Storybird is still new and evolving. The creators began to notice that writers were trying to "hack" the picture book format set up on the site. They wanted to write longer, more complex stories. And so the new longform book template was set up. They asked several writers and illustrators to help create examples of this new format. Molly and writer, Bruce Wishart, came to me to see if I would like to help bring Bruce's story to life over the next several months. The first chapter of "Alone in a Crowded Place" is officially up and ready to read!
Over the next several months, Bruce will release the story chapter by chapter. I will also be creating a spot illustration for each chapter. Here is the first, a shot of where our story takes place, in a haunted library. Now you know why I've been drawing so many books this year!
New chapters (and illustrations) will be added weekly, so check back often!
Also, do check out their recent blogpost that goes into more detail about the new longform template. And check out all the other stories as well!
This is a little game I like to play with myself. I'm always snapping pics of the scenes I go out and draw, so from time to time, I'll take a sketchbook "selfie" (to use the buzz word). Sometimes it works, sometimes not so much. Here are some of my favorites.
A new piece for Deloitte University Press. The story this was illustrated for takes place in Washington D.C. But, shhhh, I secretly used the park down the street from me in Kansas City as my inspiration (don't tell!).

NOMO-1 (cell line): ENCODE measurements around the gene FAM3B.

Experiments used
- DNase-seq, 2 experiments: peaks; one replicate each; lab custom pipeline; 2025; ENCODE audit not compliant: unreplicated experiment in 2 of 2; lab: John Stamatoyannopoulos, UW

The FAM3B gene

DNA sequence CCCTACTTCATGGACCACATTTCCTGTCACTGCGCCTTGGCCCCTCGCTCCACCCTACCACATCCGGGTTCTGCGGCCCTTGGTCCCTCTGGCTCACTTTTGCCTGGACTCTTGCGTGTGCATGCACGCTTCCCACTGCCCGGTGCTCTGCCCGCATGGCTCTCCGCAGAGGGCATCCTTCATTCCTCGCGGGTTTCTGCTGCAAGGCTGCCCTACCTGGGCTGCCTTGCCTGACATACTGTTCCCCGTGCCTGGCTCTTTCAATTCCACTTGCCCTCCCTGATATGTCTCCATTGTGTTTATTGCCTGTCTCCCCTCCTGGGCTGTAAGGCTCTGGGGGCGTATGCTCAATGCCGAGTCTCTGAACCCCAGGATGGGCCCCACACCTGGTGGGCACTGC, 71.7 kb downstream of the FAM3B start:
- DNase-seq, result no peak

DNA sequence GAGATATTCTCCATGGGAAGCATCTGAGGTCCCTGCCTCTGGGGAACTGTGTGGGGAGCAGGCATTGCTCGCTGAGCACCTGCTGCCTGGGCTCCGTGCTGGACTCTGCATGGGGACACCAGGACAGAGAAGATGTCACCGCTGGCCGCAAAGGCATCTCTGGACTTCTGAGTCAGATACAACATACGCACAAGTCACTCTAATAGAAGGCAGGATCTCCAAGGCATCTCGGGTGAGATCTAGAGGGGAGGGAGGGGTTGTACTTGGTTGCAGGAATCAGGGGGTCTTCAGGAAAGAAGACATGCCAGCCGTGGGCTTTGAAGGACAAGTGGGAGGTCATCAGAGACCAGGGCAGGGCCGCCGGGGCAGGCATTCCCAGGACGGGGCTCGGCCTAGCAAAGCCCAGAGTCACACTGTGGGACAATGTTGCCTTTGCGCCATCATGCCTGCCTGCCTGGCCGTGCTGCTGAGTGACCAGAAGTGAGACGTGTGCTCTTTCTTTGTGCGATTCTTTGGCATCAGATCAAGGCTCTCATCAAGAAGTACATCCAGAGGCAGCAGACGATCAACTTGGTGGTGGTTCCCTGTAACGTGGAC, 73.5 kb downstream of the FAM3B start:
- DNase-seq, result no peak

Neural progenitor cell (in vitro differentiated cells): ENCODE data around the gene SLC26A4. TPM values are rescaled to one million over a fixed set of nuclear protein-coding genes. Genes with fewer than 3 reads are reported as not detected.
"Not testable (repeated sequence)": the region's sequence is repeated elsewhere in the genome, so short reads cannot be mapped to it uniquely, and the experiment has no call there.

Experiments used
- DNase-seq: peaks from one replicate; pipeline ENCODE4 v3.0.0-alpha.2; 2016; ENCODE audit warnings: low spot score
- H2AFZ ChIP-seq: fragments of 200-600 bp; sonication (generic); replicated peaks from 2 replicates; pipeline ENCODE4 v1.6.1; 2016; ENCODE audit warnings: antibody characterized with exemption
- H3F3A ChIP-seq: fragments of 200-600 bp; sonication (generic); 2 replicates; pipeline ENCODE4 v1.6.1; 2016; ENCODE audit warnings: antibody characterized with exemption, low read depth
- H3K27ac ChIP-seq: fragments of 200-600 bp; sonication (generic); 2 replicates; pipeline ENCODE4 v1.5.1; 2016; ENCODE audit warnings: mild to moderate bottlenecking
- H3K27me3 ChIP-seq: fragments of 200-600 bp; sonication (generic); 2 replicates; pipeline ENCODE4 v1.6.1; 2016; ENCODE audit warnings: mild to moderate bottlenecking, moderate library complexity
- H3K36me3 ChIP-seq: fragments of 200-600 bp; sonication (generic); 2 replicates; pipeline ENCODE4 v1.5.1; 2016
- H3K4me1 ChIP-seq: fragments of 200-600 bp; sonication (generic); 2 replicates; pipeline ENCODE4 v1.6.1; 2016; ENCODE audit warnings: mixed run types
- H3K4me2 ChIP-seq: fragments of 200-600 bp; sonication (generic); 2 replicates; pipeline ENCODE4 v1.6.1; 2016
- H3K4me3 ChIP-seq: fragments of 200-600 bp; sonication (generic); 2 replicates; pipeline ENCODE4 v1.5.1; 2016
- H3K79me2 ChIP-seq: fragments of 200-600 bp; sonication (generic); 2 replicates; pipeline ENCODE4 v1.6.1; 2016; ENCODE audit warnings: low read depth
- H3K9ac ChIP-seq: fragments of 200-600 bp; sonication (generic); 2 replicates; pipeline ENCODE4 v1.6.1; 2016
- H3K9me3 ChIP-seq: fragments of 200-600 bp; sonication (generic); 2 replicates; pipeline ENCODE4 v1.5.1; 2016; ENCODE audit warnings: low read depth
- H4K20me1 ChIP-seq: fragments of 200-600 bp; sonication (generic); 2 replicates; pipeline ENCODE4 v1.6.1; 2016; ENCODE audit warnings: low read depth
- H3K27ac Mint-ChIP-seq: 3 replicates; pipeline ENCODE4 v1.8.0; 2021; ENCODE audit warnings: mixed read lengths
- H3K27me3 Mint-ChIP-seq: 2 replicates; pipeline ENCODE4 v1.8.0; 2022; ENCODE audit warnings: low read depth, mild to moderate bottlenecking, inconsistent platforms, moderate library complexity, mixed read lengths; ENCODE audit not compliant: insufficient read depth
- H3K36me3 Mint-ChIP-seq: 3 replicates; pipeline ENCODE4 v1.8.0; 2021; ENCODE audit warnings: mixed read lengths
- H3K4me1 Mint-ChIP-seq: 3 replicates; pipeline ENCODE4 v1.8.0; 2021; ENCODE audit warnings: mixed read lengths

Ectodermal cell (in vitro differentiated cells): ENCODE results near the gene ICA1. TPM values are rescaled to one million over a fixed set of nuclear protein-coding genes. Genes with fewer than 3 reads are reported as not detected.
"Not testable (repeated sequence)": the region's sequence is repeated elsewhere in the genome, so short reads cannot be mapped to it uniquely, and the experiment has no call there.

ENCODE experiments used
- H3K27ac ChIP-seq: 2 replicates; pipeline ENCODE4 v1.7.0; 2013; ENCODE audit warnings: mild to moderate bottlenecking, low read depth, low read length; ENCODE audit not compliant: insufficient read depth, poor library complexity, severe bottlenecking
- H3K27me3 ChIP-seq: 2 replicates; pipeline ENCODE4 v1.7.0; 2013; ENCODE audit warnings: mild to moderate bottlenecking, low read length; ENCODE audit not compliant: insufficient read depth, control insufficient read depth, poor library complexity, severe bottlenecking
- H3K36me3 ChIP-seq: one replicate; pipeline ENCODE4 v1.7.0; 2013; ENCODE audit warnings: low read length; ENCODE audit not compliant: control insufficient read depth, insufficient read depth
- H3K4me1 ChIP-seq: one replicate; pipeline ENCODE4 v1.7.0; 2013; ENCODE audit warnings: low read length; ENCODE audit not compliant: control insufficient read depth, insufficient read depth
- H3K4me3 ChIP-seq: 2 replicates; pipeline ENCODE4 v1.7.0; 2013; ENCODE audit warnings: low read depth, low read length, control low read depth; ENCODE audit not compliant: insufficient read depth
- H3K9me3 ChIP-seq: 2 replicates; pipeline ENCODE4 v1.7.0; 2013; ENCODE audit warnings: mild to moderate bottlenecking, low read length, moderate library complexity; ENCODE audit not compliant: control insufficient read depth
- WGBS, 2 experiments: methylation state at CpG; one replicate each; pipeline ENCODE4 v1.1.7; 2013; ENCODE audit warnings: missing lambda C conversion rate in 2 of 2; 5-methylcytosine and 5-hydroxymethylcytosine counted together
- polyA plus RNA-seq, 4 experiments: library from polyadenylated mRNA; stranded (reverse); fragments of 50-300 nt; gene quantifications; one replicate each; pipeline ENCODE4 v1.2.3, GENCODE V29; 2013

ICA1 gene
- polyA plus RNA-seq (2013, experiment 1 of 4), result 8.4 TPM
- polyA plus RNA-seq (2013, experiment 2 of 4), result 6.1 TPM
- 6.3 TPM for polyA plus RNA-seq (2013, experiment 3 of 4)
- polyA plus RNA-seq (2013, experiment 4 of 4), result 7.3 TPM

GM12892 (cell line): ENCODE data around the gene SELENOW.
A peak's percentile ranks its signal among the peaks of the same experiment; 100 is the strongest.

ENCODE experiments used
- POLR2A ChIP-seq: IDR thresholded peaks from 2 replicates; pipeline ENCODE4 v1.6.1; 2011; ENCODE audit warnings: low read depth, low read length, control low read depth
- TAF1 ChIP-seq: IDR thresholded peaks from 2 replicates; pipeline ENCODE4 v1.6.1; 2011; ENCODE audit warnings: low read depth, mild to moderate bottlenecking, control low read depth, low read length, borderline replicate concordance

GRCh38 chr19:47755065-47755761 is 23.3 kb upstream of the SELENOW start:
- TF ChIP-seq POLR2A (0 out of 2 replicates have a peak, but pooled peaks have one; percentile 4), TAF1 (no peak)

What's that? Oh, Only the title of the book I illustrated last spring. Yeah, somewhere amongst the craziness of getting married, working on other projects, traveling and drawing all over New York City, I illustrated a book! "A Woman in the House (and Senate)" is a nonfiction book about all the amazing and inspiring women who have held a place in the US Congress. It is written by Ilene Cooper, published by Abrams and is available now! I can't wait to give one to my mom, my niece, my friends, my teachers and all the other inspiring women who have shaped MY life.
Needless to say, this was a total blast to work on and am so very grateful to know everyone involved. Special thanks to editors, Howard Reeves and Melissa Faulner, Sara Corbett for her stellar design skills, Ilene Cooper for writing this important book, and of course, all the smart, talented and influential ladies of congress. Keep on keepin' on!